I’d like to believe that when we first started out with an education body in 1961, we would’ve had lesser ulterior motives. We were newly independent and just building ourselves. The first curriculum built can be considered a fair accumulation of the knowledge of the scholars, thinkers, researchers and academicians of the time.

The first efforts at manipulation of education in attempt of soft indoctrination would be when the first changes in curriculum were introduced when the Janata Party came into power in the 1970s and started calling NCERTs by Bipin Chandra and Romilla Thapar (relevant even today) ‘anti-nationalist’ and tried to introduce new things pertaining to their ideology.

When BJP entered the scene, it started deleting portions on Marxist influence, changing portrayal of Muslim rule to show savage invasion and Islamic domination (which were reversed by the UPA government) and when they came into power again they added more portions on the latest Schemes of the Government, New Policies; more about the Marathas, Bose, and other things which is amazing, all of it great updating.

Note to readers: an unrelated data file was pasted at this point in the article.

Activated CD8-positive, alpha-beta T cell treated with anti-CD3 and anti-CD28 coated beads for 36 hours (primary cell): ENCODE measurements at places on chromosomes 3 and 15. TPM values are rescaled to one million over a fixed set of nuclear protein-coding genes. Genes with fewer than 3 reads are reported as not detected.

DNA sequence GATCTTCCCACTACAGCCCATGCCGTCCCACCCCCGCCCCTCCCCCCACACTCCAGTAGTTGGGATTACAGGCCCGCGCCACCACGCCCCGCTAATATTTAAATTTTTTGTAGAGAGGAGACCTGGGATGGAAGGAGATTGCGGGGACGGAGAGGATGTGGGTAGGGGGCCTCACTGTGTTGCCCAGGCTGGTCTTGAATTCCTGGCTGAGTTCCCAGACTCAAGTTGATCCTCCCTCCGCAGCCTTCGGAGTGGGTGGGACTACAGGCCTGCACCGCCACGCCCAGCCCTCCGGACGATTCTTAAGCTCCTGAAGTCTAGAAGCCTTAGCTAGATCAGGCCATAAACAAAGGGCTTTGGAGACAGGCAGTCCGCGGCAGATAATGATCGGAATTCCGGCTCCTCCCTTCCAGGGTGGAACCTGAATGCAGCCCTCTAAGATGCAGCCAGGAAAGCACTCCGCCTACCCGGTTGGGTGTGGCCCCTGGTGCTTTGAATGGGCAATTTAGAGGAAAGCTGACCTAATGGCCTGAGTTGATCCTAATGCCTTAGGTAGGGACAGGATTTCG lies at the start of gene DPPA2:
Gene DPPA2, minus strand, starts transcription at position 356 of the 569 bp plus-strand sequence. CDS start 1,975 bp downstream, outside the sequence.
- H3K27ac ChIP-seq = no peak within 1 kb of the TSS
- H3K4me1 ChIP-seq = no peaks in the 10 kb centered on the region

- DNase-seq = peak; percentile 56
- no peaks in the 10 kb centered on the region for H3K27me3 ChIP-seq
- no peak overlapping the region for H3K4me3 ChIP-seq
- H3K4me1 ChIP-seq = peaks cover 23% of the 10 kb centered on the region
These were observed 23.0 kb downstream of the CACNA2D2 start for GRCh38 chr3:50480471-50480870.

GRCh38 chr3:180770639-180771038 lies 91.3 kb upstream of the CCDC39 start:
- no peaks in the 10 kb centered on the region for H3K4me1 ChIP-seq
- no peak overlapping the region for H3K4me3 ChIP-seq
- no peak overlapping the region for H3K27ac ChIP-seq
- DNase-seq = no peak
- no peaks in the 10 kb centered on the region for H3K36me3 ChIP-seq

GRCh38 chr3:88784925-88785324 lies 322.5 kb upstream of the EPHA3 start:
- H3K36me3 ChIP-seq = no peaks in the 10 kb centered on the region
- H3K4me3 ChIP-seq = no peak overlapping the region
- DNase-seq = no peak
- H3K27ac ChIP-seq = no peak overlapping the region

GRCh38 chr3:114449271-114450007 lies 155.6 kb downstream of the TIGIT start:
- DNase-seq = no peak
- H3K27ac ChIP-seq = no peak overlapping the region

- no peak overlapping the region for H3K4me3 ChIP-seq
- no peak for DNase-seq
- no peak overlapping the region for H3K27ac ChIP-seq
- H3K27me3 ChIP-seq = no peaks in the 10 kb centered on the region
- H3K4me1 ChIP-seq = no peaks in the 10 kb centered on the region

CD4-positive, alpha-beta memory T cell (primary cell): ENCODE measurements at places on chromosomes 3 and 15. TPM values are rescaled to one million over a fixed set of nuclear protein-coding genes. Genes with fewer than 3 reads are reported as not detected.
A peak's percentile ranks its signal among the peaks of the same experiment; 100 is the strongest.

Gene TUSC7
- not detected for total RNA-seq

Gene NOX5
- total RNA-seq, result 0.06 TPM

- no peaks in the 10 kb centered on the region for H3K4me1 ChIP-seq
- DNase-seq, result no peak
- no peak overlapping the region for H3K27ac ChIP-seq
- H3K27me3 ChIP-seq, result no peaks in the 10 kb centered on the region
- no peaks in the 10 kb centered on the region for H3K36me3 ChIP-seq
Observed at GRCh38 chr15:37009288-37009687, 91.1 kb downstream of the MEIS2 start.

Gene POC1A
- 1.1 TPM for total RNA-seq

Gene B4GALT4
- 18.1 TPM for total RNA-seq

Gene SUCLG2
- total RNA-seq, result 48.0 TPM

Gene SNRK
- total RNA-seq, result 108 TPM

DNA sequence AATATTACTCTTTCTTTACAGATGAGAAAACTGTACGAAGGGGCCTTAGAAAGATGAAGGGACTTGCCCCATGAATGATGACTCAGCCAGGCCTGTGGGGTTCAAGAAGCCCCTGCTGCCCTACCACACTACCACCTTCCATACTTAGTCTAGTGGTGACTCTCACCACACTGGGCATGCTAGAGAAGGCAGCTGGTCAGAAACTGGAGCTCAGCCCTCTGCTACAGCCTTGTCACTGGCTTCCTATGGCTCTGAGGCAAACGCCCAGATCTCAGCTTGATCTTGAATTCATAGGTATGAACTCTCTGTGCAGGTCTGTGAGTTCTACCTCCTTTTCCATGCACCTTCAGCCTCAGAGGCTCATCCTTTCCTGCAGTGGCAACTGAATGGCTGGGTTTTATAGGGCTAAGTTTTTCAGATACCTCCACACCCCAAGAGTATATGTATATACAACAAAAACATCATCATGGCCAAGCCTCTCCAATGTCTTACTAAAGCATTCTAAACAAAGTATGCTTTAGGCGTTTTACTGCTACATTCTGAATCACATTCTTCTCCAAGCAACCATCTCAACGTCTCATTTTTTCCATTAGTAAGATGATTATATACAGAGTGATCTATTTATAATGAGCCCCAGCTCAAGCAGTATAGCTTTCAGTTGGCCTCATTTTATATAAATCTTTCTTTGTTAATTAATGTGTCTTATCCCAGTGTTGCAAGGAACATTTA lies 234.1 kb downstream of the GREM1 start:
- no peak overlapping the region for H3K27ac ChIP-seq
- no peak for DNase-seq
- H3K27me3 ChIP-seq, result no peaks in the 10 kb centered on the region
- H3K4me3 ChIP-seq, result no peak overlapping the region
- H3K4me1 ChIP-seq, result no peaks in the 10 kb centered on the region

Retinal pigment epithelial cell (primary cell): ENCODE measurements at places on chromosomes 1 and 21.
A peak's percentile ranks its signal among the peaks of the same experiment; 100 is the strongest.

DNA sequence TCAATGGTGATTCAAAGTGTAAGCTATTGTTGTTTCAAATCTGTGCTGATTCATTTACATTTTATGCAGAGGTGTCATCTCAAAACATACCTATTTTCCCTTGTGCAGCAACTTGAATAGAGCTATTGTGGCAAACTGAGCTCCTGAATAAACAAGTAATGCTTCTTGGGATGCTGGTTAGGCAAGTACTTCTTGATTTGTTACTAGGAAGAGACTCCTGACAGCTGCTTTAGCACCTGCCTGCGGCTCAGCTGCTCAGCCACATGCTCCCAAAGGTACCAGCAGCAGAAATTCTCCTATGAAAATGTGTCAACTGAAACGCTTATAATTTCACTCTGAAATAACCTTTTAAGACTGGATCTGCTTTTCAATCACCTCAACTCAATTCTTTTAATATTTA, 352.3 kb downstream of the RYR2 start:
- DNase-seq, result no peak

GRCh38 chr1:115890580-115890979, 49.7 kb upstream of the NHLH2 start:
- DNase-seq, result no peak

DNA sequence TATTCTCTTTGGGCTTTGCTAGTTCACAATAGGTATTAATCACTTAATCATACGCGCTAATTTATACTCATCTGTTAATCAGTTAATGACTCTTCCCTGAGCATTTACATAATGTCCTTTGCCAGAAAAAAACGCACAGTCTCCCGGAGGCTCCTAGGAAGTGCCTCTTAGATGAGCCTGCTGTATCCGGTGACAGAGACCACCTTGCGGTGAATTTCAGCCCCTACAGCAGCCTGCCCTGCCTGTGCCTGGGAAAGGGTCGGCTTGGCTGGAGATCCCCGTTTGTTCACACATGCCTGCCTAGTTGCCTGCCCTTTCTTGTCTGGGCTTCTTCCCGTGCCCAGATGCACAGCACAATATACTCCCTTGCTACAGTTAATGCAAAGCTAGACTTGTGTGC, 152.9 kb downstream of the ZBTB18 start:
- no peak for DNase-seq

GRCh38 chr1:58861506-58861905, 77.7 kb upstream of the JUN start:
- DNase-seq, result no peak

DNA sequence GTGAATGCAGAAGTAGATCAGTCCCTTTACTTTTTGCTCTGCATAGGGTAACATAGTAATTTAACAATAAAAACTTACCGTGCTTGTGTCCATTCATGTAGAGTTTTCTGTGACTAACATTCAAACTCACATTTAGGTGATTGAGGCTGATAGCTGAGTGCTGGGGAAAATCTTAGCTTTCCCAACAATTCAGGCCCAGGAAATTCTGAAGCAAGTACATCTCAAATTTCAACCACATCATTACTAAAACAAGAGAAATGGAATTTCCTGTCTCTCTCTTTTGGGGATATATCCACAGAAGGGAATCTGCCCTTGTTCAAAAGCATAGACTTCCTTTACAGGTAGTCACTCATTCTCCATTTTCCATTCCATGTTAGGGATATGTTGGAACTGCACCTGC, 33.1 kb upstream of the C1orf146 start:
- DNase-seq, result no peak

Since 2019, they have been on a spree. To list out a few serious amendments —

  1. Deleted a mention of the Gujrat 2002 riotsfrom Sociology class 11 book;
  2. removed the portions claiming Gandhi’s assassins were Hindu extremists and that after his death RSS was banned.
  3. shortened portions on Mughal history, and the history of the Delhi Sultanate (that includes everyone — Turks, Khaljis, Tughlaqs, Sayyids, Lodhis);
  4. deleted a chapter on violent Caste conflict;
  5. deleted chapter on nationalism in Indo-China;
  6. removed poems by Faiz Ahmed Faiz from a chapter on Religion, communalism and politics;
  7. removed quotes by Nehru and Ambedkar;
  8. further shortened the history of Naxalism;
  9. deleted a chapter on Central Islamic Lands,

And these are only a few of the changes made by the NCERT for school students.

This year the UGC also took out a new draft for the syllabus of History Undergraduate students and they’ve made some heave changes. It’s also the first time the syllabus for university students has been made so detailed. A few changes are—